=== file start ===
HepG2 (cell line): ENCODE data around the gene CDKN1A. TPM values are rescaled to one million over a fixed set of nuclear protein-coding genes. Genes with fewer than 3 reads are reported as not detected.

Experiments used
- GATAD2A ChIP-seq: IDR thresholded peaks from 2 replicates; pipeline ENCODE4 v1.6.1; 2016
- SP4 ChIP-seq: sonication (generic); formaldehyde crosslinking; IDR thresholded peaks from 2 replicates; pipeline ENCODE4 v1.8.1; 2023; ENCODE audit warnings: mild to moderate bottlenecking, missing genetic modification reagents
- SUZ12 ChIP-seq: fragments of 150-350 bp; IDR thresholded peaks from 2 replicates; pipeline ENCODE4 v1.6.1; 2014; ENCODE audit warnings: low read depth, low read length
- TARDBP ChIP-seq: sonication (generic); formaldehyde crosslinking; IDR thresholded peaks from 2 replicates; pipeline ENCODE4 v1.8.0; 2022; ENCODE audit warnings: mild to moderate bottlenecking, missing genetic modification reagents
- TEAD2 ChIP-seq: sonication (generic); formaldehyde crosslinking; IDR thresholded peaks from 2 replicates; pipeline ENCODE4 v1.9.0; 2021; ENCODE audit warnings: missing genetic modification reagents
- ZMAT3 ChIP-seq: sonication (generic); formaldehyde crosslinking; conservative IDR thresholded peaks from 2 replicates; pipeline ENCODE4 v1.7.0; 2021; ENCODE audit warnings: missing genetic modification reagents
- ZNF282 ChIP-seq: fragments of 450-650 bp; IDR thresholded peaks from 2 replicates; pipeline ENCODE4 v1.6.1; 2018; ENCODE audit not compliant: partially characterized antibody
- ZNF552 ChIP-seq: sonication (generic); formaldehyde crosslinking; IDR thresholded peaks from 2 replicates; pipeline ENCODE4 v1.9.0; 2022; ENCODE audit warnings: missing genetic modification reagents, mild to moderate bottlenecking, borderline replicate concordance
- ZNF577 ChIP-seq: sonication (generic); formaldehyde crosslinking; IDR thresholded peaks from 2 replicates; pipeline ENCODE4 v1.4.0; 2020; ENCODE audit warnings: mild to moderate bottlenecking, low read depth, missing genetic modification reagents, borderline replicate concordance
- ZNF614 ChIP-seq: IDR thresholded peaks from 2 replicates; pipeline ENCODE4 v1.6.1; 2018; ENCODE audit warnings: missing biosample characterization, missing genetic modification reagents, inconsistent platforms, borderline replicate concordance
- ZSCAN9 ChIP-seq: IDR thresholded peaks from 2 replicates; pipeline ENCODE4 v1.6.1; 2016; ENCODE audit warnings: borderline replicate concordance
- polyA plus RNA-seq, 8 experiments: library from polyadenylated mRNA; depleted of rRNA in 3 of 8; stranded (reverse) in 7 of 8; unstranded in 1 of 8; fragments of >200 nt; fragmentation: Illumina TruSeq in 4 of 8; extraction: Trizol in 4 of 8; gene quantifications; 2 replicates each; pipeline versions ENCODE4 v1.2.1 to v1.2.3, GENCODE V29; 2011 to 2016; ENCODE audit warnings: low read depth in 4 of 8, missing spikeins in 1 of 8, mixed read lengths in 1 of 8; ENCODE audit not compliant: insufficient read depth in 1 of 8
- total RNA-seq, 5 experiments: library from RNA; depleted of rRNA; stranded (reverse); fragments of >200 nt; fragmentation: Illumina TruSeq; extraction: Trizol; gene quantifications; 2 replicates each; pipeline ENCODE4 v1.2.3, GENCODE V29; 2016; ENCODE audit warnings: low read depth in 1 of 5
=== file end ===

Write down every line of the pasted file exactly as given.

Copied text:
HepG2 (cell line): ENCODE data around the gene CDKN1A. TPM values are rescaled to one million over a fixed set of nuclear protein-coding genes. Genes with fewer than 3 reads are reported as not detected.

Experiments used
- GATAD2A ChIP-seq: IDR thresholded peaks from 2 replicates; pipeline ENCODE4 v1.6.1; 2016
- SP4 ChIP-seq: sonication (generic); formaldehyde crosslinking; IDR thresholded peaks from 2 replicates; pipeline ENCODE4 v1.8.1; 2023; ENCODE audit warnings: mild to moderate bottlenecking, missing genetic modification reagents
- SUZ12 ChIP-seq: fragments of 150-350 bp; IDR thresholded peaks from 2 replicates; pipeline ENCODE4 v1.6.1; 2014; ENCODE audit warnings: low read depth, low read length
- TARDBP ChIP-seq: sonication (generic); formaldehyde crosslinking; IDR thresholded peaks from 2 replicates; pipeline ENCODE4 v1.8.0; 2022; ENCODE audit warnings: mild to moderate bottlenecking, missing genetic modification reagents
- TEAD2 ChIP-seq: sonication (generic); formaldehyde crosslinking; IDR thresholded peaks from 2 replicates; pipeline ENCODE4 v1.9.0; 2021; ENCODE audit warnings: missing genetic modification reagents
- ZMAT3 ChIP-seq: sonication (generic); formaldehyde crosslinking; conservative IDR thresholded peaks from 2 replicates; pipeline ENCODE4 v1.7.0; 2021; ENCODE audit warnings: missing genetic modification reagents
- ZNF282 ChIP-seq: fragments of 450-650 bp; IDR thresholded peaks from 2 replicates; pipeline ENCODE4 v1.6.1; 2018; ENCODE audit not compliant: partially characterized antibody
- ZNF552 ChIP-seq: sonication (generic); formaldehyde crosslinking; IDR thresholded peaks from 2 replicates; pipeline ENCODE4 v1.9.0; 2022; ENCODE audit warnings: missing genetic modification reagents, mild to moderate bottlenecking, borderline replicate concordance
- ZNF577 ChIP-seq: sonication (generic); formaldehyde crosslinking; IDR thresholded peaks from 2 replicates; pipeline ENCODE4 v1.4.0; 2020; ENCODE audit warnings: mild to moderate bottlenecking, low read depth, missing genetic modification reagents, borderline replicate concordance
- ZNF614 ChIP-seq: IDR thresholded peaks from 2 replicates; pipeline ENCODE4 v1.6.1; 2018; ENCODE audit warnings: missing biosample characterization, missing genetic modification reagents, inconsistent platforms, borderline replicate concordance
- ZSCAN9 ChIP-seq: IDR thresholded peaks from 2 replicates; pipeline ENCODE4 v1.6.1; 2016; ENCODE audit warnings: borderline replicate concordance
- polyA plus RNA-seq, 8 experiments: library from polyadenylated mRNA; depleted of rRNA in 3 of 8; stranded (reverse) in 7 of 8; unstranded in 1 of 8; fragments of >200 nt; fragmentation: Illumina TruSeq in 4 of 8; extraction: Trizol in 4 of 8; gene quantifications; 2 replicates each; pipeline versions ENCODE4 v1.2.1 to v1.2.3, GENCODE V29; 2011 to 2016; ENCODE audit warnings: low read depth in 4 of 8, missing spikeins in 1 of 8, mixed read lengths in 1 of 8; ENCODE audit not compliant: insufficient read depth in 1 of 8
- total RNA-seq, 5 experiments: library from RNA; depleted of rRNA; stranded (reverse); fragments of >200 nt; fragmentation: Illumina TruSeq; extraction: Trizol; gene quantifications; 2 replicates each; pipeline ENCODE4 v1.2.3, GENCODE V29; 2016; ENCODE audit warnings: low read depth in 1 of 5